Mimio Educator

Spooky Tech Integration Ideas

Posted by Kelly Bielefeld on Fri, Oct 5, 2018

SpookyTechIntegrationIdeas-01

The perfect witch’s brew is full of different elements: an eye of newt, a feather from an eagle, a drop of raven tears—there is a mix of just about everything! A great lesson plan is kind of the same way. There is a dash of engagement, at teaspoon of technology, and a heaping cup of cognitive thinking to make the perfect education “stew.” 

In order to harness that excitement of the Halloween season and increase engagement with our students, teachers should consider developing themed lessons around fun Halloween ideas. Teachers should also consider how they can integrate technology to make the lesson even more fun. Finally, using a theme and technology is great, but high-level thinking makes lessons the best they can be. 

Here are some ideas for Halloween-themed lessons, integrating technology with the lesson, and then increasing rigor so the lesson makes the students really think:

Jack-O'-Lantern Glyph for Geometry

  • Start With the Basics: This is a traditional elementary school lesson, but could apply to all ages. Here is an example for how this could be used. The different characteristics could be anything really, but the concept is the same: for the eyes, make a circle if ___, make a triangle if ___, etc.
  • Sprinkle in Some Technology: I have seen teachers post these jack-o'-lanterns up on their Boxlight interactive whiteboard to bring the lesson to life. By displaying it this way, students can learn other geometry terms. “Rotate the rhombus 90 degrees if you are a boy, 180 degrees if you are a girl.” This forces the students to an application level of learning the concepts
  • A Heaping Cup of Higher Order Thinking: In order to take this to a higher level of thinking, have the students work backwards from the glyph that is posted on the interactive flat panel. The teacher can provide a picture on the board and the students can create what the different shapes, colors, and styles mean.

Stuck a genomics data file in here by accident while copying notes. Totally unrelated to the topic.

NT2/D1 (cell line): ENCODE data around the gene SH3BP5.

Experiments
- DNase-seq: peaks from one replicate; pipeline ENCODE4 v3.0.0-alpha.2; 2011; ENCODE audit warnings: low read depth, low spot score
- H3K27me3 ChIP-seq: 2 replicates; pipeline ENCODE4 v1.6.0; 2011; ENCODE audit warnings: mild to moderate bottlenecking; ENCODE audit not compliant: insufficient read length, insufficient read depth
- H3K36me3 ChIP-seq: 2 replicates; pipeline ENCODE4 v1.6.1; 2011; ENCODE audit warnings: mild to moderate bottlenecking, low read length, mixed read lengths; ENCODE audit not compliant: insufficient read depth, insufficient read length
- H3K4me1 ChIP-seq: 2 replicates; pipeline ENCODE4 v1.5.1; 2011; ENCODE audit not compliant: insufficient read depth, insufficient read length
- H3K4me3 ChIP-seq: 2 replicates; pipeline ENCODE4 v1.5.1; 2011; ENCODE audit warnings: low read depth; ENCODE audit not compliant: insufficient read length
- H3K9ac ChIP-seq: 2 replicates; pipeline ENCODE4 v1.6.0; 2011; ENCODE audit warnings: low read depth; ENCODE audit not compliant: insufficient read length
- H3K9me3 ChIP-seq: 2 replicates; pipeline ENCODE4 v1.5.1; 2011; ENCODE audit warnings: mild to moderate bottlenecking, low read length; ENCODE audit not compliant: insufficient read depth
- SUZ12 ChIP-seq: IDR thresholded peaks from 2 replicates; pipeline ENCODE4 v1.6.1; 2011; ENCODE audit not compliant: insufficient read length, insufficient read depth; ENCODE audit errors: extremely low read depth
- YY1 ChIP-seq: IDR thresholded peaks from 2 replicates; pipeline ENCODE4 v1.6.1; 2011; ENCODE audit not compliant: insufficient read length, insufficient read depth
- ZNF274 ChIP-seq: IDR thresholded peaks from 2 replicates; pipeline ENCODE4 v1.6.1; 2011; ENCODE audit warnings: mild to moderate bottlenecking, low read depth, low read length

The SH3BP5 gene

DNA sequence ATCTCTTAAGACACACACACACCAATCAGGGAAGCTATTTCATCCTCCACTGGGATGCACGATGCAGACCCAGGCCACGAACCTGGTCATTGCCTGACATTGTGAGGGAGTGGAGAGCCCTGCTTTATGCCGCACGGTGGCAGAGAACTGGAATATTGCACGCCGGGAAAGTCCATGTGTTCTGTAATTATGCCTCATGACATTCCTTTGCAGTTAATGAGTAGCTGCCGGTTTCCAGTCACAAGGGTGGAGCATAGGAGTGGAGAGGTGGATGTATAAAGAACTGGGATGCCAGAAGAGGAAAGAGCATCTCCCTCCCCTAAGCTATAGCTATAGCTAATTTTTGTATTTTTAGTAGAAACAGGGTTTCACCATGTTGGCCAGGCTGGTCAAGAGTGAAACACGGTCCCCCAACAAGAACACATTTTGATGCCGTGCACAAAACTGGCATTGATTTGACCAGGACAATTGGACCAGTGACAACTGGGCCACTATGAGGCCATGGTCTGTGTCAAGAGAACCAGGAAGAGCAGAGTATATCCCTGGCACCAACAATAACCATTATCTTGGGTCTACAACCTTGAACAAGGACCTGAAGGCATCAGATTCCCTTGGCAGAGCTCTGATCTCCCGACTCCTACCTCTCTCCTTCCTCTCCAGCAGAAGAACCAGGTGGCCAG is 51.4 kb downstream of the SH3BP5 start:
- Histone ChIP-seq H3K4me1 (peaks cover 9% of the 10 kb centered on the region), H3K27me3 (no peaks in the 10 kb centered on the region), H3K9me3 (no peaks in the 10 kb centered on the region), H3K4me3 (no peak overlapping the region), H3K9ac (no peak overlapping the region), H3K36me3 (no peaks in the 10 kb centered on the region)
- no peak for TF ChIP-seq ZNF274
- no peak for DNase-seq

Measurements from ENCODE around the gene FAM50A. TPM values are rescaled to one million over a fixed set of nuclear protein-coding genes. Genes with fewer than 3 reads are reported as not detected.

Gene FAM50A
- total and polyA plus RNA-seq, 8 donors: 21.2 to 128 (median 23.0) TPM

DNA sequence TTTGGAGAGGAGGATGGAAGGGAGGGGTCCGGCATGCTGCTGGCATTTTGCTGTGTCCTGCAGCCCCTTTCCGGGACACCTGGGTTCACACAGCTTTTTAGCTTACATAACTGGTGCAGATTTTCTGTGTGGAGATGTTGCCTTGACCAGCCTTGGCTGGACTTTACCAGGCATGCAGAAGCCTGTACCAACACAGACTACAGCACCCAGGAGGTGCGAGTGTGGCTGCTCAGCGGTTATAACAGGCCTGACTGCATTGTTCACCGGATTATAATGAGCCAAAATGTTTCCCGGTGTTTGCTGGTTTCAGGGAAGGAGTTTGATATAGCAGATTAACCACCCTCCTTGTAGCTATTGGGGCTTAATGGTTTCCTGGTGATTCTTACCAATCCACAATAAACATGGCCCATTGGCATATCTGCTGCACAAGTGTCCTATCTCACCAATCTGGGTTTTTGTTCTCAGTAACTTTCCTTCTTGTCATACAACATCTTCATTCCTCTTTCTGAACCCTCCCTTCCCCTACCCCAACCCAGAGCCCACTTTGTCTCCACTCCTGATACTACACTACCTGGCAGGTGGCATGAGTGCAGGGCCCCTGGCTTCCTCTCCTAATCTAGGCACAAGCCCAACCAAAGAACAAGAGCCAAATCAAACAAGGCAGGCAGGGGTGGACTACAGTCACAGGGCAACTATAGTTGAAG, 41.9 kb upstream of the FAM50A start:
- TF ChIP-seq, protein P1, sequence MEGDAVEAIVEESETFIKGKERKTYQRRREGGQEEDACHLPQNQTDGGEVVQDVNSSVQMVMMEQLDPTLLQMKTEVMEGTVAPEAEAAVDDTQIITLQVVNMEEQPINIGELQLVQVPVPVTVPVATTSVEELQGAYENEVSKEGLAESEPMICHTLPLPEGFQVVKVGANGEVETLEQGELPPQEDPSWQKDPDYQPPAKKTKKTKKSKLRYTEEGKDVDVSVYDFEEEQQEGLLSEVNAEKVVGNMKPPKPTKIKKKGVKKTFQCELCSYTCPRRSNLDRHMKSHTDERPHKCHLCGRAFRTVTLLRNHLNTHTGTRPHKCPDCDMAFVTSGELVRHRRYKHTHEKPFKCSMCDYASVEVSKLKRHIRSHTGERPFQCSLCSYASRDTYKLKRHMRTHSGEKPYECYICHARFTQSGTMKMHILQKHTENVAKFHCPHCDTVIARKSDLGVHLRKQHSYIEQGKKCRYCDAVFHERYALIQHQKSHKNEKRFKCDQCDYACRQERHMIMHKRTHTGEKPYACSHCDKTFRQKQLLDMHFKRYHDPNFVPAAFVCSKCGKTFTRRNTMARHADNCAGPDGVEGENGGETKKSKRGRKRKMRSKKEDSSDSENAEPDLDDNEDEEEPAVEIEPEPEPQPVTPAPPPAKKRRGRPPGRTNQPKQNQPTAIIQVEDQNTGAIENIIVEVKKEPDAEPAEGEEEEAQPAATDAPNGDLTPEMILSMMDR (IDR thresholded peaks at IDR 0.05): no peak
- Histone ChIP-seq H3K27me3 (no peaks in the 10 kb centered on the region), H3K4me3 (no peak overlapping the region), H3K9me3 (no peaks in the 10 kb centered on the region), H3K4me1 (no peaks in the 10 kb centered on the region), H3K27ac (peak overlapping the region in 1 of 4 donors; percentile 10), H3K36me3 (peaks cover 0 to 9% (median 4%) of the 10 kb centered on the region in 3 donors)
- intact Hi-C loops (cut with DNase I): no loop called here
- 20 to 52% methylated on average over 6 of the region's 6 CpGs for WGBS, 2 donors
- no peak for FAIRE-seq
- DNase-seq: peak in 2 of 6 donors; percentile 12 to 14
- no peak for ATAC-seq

Scary Story for English Language Arts

  • Start With the Basics: What makes a great spooky story? Tone, details, suspense? All of the above! But how can students get started on this? Have them pick a scene to describe and use a thought map to brainstorm the details that make it scary. 
  • Sprinkle in Some Technology: The brainstorming session comes to life when shared on a touch table. Students can record their own brainstorming thought map on the graphic organizer on the board. As they collaborate and share their ideas with the other students in their group, their story will come to life with more detail and better word choice. Students can make suggestions about what could make the story even scarier.
  • A Heaping Cup of Higher Order Thinking: After students have created some of their own, use a comparison to help them see what kind of words “real authors” use to make something creepy. A passage from Goosebumps for younger students or an Edgar Allen Poe short story for older students both work great to deepen the thinking. After seeing how an “expert” does it, the students can try to incorporate some of these ideas into their own writing.

Silhouette Show for Speaking and Listening Standards

  • Start With the Basics: This idea takes more creativity from the students—and probably more modeling on the part of the teacher. The idea is simple: Have the students use a light source, either an old overhead projector or a Boxlight standard-throw projector, to create a silhouette show for the rest of the class. Using Halloween themed picture books are an easy place to start. For younger students, I would premake some shadow puppets. Maybe the characters from a spooky story so that they could retell the story to the class!
  • Sprinkle in Some Technology: It would be a piece of cake to add a background scene to their story. The students could collaborate and pick a scene from the story, or one that goes along with the theme of the book. 
  • A Heaping Cup of Higher Order Thinking: In order to really challenge the students to think deeper, have them alter the ending, maybe enough to change the “mood” of the story. Make it funny, make it happy, or make it serious—something other than the original theme and tone of the story. 

A great bubbling “stew” of learning can be a lot of fun, highly engaging, and highly rigorous if teachers structure the lesson correctly. Halloween fun and learning can be enjoyed by all!

Want to find even more spooktacular lessons and Halloween content? Check out MimioConnect®, an online educator community where you can connect with EdTech experts and other educators, as well as download tons of free lessons and content.

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Topics: Lessons, tips for teachers

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